Terrible UX: Kia’s new logo

Published 1 Comment on Terrible UX: Kia’s new logo

Sometimes I just shake my head in dismay. Today, I was watching the Australia Open on television. In the back of the court is a giant logo that looks like this.

My son and I looked at it and said, “What company is that? KN? Maybe the n is backwards. KVI? Maybe the V and I are connected? Hmm, wait, maybe it’s VAA? That looks like an A slanted in the middle” Eventually, I said, “Could it be Kia??”

After googling that it was in fact an “upgrade” to the Kia logo, I then began to shake my head in dismay. Here is the original.

It’s not the most inspiring logo, but I could at lead read it.

A logo (abbreviation of logotype,[4] from Greek: λόγος, romanized: logos, lit. ‘word’ and Greek: τύπος, romanized: typos, lit. ‘imprint’) is a graphic mark, emblem, or symbol used to aid and promote public identification and recognition.


See? It’s supposed to AID identification and recognition. To AID! To HELP! This logo does the exact opposite. Yes, of course one could make the claim that I am writing about it and therefore it is good publicity. However, this is a car company we are talking about. I don’t think many people focus on the logo or my blog for that matter.

Why do so many companies screw up on logo design? I have a feeling it is because the CEO is the one making the decision and they have a terrible sense of design. I wish more CEOs understood design more, but here is a few simple rules for logos.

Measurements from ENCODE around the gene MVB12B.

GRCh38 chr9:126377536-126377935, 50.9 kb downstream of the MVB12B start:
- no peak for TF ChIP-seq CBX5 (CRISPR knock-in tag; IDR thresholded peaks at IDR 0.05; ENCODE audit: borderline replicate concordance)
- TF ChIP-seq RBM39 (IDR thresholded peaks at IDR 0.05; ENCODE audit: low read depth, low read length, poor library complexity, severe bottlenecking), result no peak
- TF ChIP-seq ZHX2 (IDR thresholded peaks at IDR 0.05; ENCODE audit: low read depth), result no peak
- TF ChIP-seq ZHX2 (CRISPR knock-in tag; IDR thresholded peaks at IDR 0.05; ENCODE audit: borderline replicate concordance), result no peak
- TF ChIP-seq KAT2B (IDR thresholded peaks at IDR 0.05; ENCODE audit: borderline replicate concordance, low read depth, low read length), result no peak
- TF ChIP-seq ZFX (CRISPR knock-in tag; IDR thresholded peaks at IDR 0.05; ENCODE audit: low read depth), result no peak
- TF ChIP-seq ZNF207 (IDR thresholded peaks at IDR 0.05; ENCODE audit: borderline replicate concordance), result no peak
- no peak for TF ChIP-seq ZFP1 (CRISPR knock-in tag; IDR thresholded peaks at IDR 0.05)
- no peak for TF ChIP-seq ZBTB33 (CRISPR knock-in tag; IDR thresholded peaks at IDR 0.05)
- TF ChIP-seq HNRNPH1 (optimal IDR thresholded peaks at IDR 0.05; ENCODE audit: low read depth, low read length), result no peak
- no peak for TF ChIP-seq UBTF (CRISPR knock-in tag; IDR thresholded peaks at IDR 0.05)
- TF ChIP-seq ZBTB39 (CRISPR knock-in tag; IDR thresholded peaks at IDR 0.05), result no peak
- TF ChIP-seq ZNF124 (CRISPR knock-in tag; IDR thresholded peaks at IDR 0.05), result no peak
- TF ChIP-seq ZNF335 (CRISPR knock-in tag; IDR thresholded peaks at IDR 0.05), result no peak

• Make sure it can’t be interpreted to have a penis or any other sexual innuendo. Google “bad logos” for examples.
  • Make sure you can read it
  • Don’t expect logo recognition without spending a billion dollars promoting it
  • Don’t use gradients, keep it simple

That’s all I got. Feel free to contact me and ask if your logo looks good. I’m happy to help. 🙂

Side note: I am writing this on the WordPress IPad app. WordPress has done a masterful job in so many ways. Upgrades take about 5 seconds. It’s fast, easy. God bless WordPress.

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1 comment

  1. I think the low legibility and abstraction of the glyph are intentional— more shape than word. Controversial but may work well over time.

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